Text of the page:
In 2013, and to-date in 2014, the bullpen has ranked 25th in baseball in terms of Runs Allowed/Game (4.62 and 4.75, respectively). Even the supposedly elite rotation was weak in 2013, also allowing 4.62 RA/G.
The impending return of Ethan Martin offers some hope for an additional late-inning arm, but he hasn’t even demonstrated his major league ceiling as of yet.
The top-heavy nature of the 2013 rotation allowed the team to outperform their statistics, but the weak hodge-podge of starters behind them explain how significantly “out-performing” was still only 73 wins.
The team was dead-even in one run games (28-28), and miserable in games where the run differential is at least five (AKA blowouts; 11-35). Given the extent that the team was outscored, it would be expected that they lose a higher percentage of one-run games.
Having Cole Hamels and Cliff Lee preventing runs and limiting bullpen exposure becomes very important here. Lee had 18 starts of at least 7.0 IP and 2 or fewer ER allowed, while Hamels had 13 of the same caliber.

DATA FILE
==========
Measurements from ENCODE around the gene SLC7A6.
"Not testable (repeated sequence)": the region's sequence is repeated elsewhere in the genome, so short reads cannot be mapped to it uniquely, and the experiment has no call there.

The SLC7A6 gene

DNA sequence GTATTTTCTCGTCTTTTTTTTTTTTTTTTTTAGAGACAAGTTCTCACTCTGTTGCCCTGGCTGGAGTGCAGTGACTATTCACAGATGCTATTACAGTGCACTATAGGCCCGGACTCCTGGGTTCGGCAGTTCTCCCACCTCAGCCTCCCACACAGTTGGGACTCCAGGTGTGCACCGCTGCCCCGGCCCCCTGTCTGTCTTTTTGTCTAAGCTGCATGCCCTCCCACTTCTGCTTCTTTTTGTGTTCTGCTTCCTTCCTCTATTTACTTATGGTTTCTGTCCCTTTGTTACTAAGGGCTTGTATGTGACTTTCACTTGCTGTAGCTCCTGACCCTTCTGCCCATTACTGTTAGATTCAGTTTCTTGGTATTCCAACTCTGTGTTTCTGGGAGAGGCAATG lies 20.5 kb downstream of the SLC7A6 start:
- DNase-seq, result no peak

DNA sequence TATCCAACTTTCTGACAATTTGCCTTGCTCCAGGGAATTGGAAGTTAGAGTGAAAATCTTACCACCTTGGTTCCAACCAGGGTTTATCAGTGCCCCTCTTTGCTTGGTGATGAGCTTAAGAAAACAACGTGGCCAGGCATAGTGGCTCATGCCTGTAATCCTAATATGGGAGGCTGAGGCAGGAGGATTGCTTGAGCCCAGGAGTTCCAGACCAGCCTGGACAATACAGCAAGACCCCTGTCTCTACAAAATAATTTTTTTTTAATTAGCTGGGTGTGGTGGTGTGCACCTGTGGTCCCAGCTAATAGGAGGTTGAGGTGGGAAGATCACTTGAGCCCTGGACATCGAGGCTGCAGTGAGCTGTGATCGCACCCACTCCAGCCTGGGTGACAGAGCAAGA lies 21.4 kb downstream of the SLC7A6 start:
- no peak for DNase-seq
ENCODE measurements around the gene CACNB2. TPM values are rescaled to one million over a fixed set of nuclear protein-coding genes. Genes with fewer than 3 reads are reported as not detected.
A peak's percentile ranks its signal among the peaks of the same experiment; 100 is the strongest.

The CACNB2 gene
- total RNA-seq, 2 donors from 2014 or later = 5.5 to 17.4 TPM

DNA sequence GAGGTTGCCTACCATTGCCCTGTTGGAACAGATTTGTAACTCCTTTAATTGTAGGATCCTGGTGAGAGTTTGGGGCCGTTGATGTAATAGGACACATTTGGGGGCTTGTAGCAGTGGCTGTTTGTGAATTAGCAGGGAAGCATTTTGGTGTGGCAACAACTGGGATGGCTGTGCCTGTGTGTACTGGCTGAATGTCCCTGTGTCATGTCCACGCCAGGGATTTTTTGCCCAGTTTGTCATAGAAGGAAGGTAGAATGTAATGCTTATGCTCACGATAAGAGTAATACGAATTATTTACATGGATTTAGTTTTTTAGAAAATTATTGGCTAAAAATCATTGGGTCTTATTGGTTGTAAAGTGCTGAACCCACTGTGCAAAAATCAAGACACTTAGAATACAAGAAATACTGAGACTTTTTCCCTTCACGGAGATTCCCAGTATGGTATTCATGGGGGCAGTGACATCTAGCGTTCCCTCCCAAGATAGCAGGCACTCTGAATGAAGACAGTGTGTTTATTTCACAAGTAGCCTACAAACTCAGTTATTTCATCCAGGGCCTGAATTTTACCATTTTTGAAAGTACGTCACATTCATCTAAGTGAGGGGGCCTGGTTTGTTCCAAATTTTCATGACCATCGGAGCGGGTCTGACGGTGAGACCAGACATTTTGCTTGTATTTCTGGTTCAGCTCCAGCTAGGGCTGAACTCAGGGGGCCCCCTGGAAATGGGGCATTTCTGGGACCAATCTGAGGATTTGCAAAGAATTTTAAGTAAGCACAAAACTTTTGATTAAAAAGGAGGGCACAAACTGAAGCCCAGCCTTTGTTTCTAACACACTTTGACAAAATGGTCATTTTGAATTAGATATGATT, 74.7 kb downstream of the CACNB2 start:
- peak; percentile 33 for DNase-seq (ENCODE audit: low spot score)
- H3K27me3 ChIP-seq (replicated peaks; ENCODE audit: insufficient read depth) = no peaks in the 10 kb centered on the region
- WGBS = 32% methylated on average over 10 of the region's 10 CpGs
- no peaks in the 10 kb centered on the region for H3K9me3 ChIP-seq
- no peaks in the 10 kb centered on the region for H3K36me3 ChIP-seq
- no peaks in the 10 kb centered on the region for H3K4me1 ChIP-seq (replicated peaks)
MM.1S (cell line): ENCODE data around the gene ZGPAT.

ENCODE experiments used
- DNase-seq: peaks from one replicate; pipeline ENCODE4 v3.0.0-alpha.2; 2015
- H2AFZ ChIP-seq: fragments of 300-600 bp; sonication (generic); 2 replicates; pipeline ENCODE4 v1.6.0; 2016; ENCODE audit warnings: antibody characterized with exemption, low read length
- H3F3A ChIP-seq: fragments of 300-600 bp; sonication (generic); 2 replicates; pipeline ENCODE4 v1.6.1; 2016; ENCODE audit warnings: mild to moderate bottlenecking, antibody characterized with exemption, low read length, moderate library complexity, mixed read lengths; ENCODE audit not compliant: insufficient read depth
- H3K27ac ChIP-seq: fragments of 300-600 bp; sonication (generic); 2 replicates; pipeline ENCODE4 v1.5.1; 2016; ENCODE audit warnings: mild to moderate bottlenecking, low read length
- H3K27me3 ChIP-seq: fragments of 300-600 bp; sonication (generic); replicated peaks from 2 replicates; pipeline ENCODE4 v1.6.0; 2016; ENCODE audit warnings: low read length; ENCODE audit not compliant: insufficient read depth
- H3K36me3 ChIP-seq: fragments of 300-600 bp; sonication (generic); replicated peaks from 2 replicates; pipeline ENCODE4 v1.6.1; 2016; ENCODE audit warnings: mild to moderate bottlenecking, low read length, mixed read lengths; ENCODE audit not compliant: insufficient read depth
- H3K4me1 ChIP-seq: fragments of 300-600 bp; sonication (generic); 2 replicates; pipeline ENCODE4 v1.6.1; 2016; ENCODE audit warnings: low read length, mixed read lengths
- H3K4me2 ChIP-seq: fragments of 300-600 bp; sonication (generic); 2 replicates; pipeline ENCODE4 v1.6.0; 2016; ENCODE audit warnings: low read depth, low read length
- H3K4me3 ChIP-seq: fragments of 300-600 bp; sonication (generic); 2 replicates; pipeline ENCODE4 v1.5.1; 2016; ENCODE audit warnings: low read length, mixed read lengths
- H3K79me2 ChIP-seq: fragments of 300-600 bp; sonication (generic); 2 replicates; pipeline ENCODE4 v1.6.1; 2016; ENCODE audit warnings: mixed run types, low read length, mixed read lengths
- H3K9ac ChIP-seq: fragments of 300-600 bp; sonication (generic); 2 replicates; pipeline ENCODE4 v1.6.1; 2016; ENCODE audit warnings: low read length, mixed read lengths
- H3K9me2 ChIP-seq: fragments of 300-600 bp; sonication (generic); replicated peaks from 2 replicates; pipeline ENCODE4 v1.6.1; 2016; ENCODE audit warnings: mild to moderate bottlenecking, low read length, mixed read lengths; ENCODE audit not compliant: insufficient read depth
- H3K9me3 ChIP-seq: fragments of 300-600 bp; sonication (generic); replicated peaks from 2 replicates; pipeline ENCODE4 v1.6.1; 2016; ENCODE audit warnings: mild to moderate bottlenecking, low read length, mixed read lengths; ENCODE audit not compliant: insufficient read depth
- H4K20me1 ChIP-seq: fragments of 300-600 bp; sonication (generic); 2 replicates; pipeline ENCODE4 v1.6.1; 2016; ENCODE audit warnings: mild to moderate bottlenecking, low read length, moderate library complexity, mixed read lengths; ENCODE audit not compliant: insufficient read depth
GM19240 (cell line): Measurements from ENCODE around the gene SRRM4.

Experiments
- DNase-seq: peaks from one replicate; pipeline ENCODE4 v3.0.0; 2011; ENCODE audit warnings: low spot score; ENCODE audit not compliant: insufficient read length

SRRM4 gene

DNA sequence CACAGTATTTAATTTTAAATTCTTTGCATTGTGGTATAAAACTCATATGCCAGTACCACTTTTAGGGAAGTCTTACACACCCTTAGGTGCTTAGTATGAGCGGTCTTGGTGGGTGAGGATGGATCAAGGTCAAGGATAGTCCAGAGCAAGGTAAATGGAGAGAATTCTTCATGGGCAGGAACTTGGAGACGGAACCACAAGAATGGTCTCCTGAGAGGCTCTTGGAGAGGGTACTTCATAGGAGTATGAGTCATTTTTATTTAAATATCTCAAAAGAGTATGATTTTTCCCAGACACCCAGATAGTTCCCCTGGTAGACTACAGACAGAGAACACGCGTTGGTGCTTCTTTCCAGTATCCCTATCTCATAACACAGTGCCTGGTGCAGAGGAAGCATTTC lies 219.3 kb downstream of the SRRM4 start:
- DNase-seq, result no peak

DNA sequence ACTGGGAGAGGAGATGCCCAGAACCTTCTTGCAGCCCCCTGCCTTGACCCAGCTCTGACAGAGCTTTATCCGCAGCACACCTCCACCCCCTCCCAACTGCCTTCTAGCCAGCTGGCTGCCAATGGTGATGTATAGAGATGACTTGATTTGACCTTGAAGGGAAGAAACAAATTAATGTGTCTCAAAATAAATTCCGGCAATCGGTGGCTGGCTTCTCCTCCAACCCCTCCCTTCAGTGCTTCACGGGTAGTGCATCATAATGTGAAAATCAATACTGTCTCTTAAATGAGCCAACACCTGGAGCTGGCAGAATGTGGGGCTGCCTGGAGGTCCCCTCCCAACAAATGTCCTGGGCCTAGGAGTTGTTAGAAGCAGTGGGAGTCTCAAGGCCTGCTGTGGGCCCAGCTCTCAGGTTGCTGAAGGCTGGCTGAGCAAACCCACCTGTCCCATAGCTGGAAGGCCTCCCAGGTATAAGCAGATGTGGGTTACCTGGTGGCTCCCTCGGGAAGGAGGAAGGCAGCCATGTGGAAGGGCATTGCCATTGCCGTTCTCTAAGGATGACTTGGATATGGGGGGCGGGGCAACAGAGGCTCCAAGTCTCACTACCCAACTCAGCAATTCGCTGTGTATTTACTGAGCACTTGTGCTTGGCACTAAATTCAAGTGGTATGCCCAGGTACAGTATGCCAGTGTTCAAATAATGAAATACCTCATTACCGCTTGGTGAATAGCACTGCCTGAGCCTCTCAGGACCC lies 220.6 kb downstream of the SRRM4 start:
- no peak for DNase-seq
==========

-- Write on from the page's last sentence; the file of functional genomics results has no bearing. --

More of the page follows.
So far in 2014, the Phillies are 9-6 in one-run games, and only 3-7 in blowouts. The rotation as a whole has performed at a higher level, with the addition of A.J. Burnett, Roberto Hernandez, and the steady-ing of Kyle Kendrick in a contract year.
However, the bullpen has regressed some, and despite some individually-strong performances, the offense hasn’t put together runs. This team seems primed to continue the trend began last season – a pythagorean win-loss of 15-21 is a pWL% of .417, roughly in-line with last season’s pWL% of .407.
When people are pessimistic about the Phillies chances of even reaching .500 this year, it’s this kind of stuff that’s being referred to.